Over the past 4 years great improvements have been made to the Letefoho High School following its opening in 2013. With generous support, the classrooms and school premises were able to undergo a renovation including the implementation of the water system and toilet blocks at the school. This has allowed for a student body growth of almost threefold, as shown in the diagram beside.
The most recent successes can be seen in 36 alumni entering university. After coming to Timor three years ago and testing the students the quality of education has improved dramatically with students comprehending classroom materials and achieving phenomenal results. When testing students three years ago, top student in class, Jerónimo de Deus expressed his dream to be an engineer. Today I am pleased to tell you Jerónimo is at the best university in Timor studying engineering. It is stories like this that you as donors have made possible for these children.
In embarking on my most recent trip, from 6th – 18th June 2018, I came with no real sense of purpose. I planned for a more exploratory, observatory trip after resigning from LETS (Letefoho East Timor Support) in late 2015.
I could go on for hours about my recent trip and all the information I have learnt and observations I have made. I’ll do my best to succinct my knowledge and outcomes gained from the trip.
In spending 5 days in the Emera/ Letefoho area I still felt purposeless. Seeing the people and all their faces again was a joy and meeting the new priests and volunteers, made me comfortable in the fact the school was being well looked after and the children well taught. This was evident in my visits to the school and teaching I did whilst I was there. To the end of the 5 days I could see the improvements we had helped the people make at Letefoho not just in education but also in the quality of life.
Upon leaving Letefoho, my second home, Eddie took me to the region of Maliana which I have wanted to travel to for some time. Blown away, stunned and in shock would have to be an understatement. I felt those feelings I first felt when travelling to Timor. In that moment, I realised my purpose and why I happened to be in Timor once again. Hearing from the people about there struggles with education, water, roads, sanitation, it’s a truly unexplainable experience. I was taken to the kindergarten run by the Salesian sisters. The work they were doing with the children was phenomenal, teaching lay people to run the kindergarten and teach the kids to read at the age of 4, write and do basic addition. The work they were doing across the whole community is something else.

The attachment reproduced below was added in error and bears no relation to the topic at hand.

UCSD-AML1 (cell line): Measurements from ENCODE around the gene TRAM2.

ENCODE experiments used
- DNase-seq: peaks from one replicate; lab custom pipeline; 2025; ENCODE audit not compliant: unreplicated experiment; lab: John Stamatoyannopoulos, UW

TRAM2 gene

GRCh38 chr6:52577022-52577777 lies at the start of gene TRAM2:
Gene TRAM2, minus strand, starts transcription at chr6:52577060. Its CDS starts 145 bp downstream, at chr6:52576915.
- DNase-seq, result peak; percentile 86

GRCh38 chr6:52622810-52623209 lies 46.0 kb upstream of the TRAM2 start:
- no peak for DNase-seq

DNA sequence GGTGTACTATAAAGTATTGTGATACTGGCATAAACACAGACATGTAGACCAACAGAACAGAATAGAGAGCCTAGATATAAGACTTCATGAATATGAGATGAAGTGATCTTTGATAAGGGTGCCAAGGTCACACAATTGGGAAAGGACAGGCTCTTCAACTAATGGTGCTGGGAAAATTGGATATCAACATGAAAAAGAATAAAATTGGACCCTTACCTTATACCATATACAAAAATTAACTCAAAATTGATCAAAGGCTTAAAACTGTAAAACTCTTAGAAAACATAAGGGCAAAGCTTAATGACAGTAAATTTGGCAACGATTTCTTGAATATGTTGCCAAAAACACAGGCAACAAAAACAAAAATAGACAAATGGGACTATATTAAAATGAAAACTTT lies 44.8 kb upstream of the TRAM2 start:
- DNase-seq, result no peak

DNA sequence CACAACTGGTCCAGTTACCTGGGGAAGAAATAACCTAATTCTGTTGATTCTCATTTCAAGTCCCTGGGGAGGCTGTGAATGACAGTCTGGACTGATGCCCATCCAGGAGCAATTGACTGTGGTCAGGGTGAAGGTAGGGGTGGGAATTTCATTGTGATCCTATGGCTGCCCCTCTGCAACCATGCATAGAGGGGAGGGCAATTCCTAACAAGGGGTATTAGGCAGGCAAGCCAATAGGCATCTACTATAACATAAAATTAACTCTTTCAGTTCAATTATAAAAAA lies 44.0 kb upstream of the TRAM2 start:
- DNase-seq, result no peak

I then went to the primary school and middle school to investigate the level of education. I conducted a Stage 2 (Australian year 3 and 4) Mathematics test on student in year 8 aged between 13-17 with an average age of 15. The results ranged from 1-11/29 with an average of 5.36. The full results are as below. The sister then showed me where these students were living. Students from year 4-9 ageing from just 10 years old where staying in the houses as pictured below with no family and looking after themselves. As there is no school in the mountains the parents have helped the children have accommodation near the school to help them and do what they can to give their children some sort of education. As there is no high school in the area students often finish their education after middle school. However, some are unable to make it that far with 5 known incidences of pregnancy in the past year with many unknown. The conditions these children are living in to receive an education is astounding. And the education they are living in these situations for is appalling if I’m being polite. The reality these students face is unexplainable. You will need to see it for yourself to believe it.
Therefore I invite you to join me on a new journey in a new community with a great need of your support!